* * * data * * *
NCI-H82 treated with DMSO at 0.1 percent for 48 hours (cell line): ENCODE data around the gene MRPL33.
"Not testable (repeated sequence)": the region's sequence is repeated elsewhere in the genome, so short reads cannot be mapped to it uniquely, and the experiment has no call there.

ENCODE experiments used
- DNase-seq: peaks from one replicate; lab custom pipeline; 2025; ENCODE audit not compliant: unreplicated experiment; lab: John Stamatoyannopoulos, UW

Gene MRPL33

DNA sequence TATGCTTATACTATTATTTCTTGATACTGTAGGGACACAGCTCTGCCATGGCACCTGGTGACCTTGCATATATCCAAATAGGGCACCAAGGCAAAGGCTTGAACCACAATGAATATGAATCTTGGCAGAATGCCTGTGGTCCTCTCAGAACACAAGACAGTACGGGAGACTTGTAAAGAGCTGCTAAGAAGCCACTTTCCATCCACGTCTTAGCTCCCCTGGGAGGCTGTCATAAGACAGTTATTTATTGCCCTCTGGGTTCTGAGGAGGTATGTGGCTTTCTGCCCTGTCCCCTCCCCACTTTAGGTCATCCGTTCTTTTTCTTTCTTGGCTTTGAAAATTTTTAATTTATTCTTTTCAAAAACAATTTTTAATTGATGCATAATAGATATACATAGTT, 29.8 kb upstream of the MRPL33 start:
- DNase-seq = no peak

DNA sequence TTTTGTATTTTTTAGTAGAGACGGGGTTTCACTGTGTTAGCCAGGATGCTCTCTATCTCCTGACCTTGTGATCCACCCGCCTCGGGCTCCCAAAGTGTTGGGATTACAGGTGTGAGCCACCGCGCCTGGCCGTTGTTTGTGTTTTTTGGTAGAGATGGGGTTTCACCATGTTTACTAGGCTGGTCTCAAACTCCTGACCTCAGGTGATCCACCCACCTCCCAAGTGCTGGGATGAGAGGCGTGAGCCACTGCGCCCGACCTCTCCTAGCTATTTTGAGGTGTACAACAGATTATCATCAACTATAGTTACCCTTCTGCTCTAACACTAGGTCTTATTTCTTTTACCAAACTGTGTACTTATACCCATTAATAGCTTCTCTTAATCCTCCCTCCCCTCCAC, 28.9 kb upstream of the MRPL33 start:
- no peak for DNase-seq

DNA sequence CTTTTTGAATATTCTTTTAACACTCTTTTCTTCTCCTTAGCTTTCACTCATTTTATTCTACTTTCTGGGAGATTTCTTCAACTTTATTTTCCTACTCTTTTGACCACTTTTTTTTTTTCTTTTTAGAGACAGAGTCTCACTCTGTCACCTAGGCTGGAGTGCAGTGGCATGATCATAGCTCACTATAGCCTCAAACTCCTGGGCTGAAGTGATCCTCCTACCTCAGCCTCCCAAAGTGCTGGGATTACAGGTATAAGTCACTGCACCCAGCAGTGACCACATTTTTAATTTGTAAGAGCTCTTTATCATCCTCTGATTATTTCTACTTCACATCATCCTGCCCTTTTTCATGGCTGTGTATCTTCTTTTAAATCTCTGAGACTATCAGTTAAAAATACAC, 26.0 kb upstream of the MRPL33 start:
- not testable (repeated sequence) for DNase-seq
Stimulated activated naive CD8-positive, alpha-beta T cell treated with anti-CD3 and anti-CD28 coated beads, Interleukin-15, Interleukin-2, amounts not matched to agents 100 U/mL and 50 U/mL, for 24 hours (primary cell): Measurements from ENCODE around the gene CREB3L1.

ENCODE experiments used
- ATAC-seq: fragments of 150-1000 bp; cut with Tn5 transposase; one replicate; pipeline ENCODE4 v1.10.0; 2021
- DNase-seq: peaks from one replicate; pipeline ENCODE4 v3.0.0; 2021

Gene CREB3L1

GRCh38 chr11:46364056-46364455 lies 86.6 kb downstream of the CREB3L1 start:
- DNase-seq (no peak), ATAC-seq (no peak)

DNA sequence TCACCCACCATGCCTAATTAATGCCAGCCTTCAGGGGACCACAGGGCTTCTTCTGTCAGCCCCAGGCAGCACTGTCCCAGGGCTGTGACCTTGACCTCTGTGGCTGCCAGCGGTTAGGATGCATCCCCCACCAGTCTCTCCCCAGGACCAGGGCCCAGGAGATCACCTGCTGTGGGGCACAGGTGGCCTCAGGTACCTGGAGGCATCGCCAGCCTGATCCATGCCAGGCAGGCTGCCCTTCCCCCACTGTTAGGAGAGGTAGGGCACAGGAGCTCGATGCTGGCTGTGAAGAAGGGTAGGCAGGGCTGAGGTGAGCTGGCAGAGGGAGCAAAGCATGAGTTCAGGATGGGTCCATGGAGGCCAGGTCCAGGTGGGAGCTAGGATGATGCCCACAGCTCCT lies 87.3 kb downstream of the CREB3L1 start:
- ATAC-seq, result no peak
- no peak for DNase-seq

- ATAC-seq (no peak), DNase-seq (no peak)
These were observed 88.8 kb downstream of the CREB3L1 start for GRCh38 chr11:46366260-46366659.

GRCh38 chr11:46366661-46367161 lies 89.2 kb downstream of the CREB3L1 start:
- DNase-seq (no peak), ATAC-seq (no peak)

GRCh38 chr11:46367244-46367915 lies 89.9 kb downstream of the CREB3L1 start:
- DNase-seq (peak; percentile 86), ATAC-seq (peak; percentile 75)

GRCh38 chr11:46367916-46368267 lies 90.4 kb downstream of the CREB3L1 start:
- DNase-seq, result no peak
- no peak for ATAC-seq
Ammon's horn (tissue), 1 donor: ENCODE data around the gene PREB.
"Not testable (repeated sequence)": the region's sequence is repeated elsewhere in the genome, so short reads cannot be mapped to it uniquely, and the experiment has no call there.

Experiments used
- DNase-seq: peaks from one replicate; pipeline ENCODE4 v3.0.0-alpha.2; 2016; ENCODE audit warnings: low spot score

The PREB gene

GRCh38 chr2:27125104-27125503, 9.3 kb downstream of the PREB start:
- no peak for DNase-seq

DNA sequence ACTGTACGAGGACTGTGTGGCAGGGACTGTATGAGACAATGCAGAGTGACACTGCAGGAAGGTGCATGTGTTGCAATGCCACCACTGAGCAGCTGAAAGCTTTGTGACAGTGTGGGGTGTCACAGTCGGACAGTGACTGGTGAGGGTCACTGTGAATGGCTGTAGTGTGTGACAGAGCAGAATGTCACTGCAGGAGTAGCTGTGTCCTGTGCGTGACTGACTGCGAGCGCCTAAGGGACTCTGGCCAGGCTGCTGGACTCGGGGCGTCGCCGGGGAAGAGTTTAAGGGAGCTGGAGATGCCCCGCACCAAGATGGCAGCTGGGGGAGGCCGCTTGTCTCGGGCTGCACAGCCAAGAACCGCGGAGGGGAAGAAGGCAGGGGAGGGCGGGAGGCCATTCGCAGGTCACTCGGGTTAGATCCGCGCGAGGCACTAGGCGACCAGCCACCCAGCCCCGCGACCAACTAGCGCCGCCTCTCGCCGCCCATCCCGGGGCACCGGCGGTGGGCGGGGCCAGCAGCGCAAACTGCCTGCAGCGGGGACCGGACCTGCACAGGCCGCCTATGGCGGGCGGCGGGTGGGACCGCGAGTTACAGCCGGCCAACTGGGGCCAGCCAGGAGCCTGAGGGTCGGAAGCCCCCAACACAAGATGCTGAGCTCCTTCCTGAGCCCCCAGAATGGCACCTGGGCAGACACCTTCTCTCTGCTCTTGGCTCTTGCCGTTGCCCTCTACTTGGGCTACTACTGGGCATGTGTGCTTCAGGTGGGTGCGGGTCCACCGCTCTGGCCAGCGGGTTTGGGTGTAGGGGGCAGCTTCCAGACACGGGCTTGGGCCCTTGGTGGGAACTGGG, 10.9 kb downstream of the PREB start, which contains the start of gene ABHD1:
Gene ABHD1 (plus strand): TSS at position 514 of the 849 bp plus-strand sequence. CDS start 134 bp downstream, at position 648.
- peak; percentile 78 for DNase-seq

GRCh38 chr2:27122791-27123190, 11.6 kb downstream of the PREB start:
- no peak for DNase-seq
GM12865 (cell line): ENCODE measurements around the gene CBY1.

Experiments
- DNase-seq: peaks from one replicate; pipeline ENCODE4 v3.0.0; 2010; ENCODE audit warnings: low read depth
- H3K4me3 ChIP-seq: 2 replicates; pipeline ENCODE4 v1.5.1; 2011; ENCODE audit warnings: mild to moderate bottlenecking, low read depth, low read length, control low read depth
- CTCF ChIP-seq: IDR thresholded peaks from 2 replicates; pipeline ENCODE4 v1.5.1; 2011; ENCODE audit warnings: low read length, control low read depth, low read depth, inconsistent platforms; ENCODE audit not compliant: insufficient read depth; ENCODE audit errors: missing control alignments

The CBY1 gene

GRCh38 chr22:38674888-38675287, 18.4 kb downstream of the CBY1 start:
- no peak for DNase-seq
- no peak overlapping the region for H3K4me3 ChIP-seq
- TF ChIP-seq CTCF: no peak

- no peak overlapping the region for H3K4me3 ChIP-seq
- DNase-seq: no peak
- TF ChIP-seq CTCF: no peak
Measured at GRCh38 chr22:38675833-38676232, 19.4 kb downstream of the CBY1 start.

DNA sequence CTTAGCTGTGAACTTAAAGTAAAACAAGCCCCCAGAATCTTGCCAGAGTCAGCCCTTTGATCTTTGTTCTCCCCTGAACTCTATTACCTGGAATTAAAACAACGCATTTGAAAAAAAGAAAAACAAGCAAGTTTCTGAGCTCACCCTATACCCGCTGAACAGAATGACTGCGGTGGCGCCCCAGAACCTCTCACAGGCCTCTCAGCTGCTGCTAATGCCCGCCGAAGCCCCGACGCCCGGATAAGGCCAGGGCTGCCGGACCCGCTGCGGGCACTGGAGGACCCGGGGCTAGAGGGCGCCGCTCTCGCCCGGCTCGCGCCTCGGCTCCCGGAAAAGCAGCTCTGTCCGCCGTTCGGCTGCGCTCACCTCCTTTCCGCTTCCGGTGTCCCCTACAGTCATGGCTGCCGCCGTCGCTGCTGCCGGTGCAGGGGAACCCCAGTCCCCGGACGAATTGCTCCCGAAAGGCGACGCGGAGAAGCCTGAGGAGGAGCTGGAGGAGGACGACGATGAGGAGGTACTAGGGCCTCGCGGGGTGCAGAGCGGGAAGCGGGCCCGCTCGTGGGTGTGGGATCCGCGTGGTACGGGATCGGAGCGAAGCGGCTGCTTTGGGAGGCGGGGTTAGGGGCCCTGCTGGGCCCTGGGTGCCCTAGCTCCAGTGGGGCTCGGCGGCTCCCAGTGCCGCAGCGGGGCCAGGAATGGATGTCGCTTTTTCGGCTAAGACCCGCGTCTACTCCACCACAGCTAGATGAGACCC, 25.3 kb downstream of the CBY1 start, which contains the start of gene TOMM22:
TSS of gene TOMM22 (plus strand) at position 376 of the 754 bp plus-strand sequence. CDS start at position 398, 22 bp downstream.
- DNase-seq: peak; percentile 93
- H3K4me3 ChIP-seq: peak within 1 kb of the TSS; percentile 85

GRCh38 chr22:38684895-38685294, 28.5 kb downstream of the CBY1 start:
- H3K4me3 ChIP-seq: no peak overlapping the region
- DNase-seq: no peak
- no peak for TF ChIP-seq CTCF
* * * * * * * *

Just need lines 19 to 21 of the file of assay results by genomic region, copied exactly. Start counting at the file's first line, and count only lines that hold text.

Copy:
DNA sequence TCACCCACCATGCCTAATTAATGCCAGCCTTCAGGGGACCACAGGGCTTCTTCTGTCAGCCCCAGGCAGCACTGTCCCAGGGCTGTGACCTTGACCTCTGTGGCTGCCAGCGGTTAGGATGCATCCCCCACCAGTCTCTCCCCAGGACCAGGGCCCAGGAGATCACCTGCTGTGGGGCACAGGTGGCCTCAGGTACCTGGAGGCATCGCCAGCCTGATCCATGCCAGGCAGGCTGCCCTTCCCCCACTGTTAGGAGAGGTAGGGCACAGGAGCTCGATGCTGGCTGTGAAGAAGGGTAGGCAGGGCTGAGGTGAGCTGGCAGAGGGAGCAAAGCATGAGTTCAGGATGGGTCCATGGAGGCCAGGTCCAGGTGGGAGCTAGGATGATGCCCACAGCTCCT lies 87.3 kb downstream of the CREB3L1 start:
- ATAC-seq, result no peak
- no peak for DNase-seq